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Most of the world’s farmers and fishers will not be represented at a crucial international conference on food systems after mounting concern that the meeting is being hijacked by a corporate agenda that is more interested in profits than development.

The UN Food Systems Summit, which opens on Thursday in New York, was supposed to mark a global breakthrough — the moment at which governments, the private sector and civil society finally came together in support of a holistic, people-focused approach to food production, distribution and consumption.

Instead, the process for convening the meeting has been profoundly undemocratic. The engagement has been shaped by the World Economic Forum, which represents a meeting of minds between corporate and elite interests and their government allies, rather than by the UN’s Food & Agriculture Organisation (FAO), which has historically co-ordinated member states and civil society inputs on food-related issues.

The kinds of policy contributions set to be presented by multinational and national representatives, including the AU and SA government, appear skewed — focusing on ideas such as cost-effectiveness and efficiency in production and distribution, and the roles of large firms, genetically modified crops and industrial mono-cropping in this, rather than issues of people’s livelihoods and the affordability of food.

In SA the government prepared for the summit by hastily calling online meetings where the voices of small-scale fishers, street and bakkie traders, farm workers and all but a handful of small-scale farmers were absent. These meetings adopted a value-chains, corporate and industrial-farming approach.

The activist critique is that the meeting is failing to address a number of fundamental questions, including, who are and should be the beneficiaries of the food system?

The problem with the way the UN summit is framed is that it ignores the reality of food systems in most of the world, including Africa, where small-scale farmers and fishers, most of whom are women, produce 70% of the food eaten on the continent.

And it ignores the importance of local markets and the economic benefits these present that, unlike corporate supply chains, produce profits for small-scale producers and traders and more affordable food for poorer consumers. Local and territorial markets are not considered in the AU draft position and are marginal in the SA consultations.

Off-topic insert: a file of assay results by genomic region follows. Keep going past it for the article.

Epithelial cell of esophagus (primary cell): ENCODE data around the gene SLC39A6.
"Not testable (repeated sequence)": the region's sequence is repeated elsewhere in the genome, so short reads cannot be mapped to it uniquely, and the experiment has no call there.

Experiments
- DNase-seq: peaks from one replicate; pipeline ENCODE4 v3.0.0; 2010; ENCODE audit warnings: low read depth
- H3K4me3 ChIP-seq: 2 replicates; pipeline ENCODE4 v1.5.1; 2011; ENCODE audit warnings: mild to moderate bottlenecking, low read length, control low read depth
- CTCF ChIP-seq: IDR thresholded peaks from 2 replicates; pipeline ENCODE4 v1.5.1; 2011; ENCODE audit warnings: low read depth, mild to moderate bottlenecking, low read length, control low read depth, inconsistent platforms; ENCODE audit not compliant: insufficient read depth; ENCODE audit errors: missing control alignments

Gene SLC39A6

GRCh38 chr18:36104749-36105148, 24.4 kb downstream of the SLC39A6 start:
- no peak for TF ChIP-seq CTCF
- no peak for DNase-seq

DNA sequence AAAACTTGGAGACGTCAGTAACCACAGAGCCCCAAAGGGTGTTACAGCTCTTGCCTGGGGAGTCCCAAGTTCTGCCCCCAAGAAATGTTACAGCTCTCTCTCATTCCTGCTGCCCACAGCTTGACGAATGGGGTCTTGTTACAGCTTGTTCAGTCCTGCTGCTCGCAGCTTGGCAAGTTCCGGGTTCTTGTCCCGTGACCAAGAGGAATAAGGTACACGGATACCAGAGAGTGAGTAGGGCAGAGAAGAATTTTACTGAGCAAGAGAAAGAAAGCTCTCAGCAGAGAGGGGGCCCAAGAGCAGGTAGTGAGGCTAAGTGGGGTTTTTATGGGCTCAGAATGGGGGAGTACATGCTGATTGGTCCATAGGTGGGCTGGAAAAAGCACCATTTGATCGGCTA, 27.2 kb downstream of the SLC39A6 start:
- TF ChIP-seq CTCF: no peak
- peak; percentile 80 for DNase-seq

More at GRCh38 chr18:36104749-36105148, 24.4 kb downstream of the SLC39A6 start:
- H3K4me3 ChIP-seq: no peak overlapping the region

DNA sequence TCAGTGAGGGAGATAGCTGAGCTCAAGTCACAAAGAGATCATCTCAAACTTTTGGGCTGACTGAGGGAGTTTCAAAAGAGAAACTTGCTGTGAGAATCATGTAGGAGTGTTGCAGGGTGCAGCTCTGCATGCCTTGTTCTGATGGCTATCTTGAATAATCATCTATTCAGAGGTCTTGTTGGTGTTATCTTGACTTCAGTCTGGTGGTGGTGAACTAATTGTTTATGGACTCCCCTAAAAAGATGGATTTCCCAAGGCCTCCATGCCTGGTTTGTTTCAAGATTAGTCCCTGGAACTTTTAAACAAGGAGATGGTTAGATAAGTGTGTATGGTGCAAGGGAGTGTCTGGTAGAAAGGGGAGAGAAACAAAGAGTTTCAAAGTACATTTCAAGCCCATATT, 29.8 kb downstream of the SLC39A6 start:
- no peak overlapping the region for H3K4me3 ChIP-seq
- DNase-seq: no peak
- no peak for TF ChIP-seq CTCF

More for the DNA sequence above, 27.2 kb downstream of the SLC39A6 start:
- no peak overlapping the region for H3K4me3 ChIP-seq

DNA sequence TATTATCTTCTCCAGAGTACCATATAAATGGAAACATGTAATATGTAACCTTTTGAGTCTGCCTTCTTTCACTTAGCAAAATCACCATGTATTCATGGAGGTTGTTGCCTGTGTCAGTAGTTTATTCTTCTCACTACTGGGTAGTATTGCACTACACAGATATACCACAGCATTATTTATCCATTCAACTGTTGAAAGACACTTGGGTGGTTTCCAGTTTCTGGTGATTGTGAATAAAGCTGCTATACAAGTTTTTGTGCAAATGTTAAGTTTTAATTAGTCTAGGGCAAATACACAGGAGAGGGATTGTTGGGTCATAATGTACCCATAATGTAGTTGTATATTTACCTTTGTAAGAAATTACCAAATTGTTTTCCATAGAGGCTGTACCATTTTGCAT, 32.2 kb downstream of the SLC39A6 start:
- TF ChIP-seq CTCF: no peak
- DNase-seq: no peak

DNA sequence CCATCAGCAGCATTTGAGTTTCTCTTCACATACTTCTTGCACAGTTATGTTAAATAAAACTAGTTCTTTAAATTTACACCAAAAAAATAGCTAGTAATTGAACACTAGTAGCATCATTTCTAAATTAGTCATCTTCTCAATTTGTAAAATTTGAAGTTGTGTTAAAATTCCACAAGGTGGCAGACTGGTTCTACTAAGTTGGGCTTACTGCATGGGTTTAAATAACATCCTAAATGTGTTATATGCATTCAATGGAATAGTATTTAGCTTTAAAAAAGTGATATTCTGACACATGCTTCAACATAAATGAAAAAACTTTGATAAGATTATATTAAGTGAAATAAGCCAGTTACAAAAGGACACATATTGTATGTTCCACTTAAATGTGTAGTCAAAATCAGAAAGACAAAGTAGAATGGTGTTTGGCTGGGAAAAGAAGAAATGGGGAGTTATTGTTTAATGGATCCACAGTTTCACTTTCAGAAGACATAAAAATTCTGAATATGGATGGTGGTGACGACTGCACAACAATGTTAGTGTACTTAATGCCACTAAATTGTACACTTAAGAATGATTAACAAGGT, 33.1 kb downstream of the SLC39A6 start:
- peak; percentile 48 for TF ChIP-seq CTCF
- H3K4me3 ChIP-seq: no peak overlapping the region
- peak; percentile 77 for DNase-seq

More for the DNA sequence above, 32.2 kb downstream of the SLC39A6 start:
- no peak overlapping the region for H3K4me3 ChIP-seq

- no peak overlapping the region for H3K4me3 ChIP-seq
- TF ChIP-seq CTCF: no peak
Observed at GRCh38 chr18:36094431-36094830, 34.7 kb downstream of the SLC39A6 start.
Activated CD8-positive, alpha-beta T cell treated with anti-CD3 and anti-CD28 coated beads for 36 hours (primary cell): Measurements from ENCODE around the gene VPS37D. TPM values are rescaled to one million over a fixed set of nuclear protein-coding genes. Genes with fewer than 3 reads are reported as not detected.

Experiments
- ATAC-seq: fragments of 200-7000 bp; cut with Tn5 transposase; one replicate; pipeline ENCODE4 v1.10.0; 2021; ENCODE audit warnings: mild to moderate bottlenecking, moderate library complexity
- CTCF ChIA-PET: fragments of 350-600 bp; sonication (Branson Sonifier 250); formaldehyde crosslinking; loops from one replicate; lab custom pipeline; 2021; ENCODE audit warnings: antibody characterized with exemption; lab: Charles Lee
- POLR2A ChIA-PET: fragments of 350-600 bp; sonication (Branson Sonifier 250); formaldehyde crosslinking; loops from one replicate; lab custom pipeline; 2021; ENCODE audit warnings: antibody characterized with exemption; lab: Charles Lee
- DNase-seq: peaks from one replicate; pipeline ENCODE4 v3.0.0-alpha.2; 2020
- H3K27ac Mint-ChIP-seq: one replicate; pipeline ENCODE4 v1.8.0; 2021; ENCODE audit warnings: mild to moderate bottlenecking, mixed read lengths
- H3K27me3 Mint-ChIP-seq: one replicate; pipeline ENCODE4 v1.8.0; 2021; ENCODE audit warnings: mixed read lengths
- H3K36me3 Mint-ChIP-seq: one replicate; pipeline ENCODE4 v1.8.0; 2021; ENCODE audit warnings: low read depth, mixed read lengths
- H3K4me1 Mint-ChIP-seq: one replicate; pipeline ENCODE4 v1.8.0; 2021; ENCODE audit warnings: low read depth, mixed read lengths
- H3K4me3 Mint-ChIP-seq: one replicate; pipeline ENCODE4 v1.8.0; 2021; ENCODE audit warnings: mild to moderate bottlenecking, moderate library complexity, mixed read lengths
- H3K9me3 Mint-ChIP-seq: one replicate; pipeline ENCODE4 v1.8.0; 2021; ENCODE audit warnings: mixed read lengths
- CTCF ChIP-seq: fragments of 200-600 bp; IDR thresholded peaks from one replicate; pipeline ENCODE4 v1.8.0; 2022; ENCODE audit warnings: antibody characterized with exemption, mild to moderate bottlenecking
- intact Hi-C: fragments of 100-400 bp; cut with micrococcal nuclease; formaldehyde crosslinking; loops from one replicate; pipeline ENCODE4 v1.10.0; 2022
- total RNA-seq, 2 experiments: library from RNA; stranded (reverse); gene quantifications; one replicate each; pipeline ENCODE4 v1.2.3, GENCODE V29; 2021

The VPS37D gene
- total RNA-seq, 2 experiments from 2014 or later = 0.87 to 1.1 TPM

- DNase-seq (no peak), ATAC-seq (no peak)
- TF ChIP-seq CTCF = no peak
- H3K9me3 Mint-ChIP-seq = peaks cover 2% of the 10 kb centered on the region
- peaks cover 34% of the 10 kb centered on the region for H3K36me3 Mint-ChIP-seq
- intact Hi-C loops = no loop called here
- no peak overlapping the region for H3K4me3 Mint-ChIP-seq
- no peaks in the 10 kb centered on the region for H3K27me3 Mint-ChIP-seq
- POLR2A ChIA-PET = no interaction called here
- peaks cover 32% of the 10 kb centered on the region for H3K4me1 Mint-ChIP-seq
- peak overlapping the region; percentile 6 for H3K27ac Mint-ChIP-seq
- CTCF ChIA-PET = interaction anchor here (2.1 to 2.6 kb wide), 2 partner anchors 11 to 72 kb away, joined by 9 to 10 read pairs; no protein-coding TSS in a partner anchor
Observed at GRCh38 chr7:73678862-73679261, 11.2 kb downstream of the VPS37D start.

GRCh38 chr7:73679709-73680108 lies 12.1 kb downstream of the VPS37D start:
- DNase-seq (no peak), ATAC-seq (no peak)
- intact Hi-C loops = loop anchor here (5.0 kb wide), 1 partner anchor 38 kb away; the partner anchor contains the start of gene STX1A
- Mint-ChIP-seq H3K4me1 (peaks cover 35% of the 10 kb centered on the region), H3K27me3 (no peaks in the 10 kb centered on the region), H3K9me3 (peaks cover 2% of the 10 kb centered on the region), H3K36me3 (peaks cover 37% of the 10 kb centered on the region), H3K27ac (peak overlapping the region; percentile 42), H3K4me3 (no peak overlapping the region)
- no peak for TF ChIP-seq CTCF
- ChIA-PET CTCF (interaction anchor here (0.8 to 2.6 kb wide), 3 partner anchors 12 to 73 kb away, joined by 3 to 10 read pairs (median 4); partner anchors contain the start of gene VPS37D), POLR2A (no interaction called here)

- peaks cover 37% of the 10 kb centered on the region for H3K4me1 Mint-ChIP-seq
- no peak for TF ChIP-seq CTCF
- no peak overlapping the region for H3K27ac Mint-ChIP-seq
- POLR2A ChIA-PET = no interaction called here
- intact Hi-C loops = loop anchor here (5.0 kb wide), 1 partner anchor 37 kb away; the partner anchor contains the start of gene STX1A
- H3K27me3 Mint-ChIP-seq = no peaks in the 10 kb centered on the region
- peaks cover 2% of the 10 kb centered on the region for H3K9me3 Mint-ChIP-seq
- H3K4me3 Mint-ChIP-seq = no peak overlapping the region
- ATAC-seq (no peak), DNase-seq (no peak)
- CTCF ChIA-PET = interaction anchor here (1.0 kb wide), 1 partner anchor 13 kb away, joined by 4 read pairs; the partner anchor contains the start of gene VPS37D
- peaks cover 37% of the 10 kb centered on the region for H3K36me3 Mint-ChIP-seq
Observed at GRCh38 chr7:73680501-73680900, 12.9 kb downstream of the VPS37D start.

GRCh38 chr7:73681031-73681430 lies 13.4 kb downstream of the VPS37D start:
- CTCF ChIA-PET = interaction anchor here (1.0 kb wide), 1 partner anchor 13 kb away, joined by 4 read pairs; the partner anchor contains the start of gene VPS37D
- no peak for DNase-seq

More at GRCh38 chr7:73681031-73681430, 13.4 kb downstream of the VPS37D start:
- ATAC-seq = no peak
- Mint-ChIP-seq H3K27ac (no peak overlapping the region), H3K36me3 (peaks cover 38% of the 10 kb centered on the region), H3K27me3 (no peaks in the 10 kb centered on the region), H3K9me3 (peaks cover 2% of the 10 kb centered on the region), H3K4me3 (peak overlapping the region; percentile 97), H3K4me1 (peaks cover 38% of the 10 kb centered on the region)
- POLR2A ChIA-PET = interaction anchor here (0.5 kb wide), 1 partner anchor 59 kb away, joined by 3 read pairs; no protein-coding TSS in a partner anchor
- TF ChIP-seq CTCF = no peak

The UN meeting is thus being boycotted by #FoodSystems4People, an international alliance of food justice organisations, which claims that the summit has been “captured”.

The activist critique is that the meeting is failing to address a number of fundamental questions, including, who are and should be the beneficiaries of the food system? And, how may the inequalities in the system be resolved to ensure genuine universal benefits?

In SA, which remains the world’s most unequal society, there are winners and losers in a food and agriculture system shaped by government policy-making and regulatory responses that have entrenched powerful interests.

Regulations introduced in response to the Covid-19 outbreak under the state of disaster declared in March 2020 facilitated a system of licensing that enabled well-connected producers, traders and retailers to carry on doing business, but stopped all street and bakkie traders from selling food; prevented fishers from setting out to sea; and blocked access to markets for small-scale farmers.

Hard times

A research project co-ordinated by the Poverty, Land and Agrarian Studies Institute (Plaas) at the University of the Western Cape interrogating how the Covid-19 crisis has affected the political economy of food systems across the continent found that the effects in SA, which has one of Africa’s most corporatised systems, were particularly severe.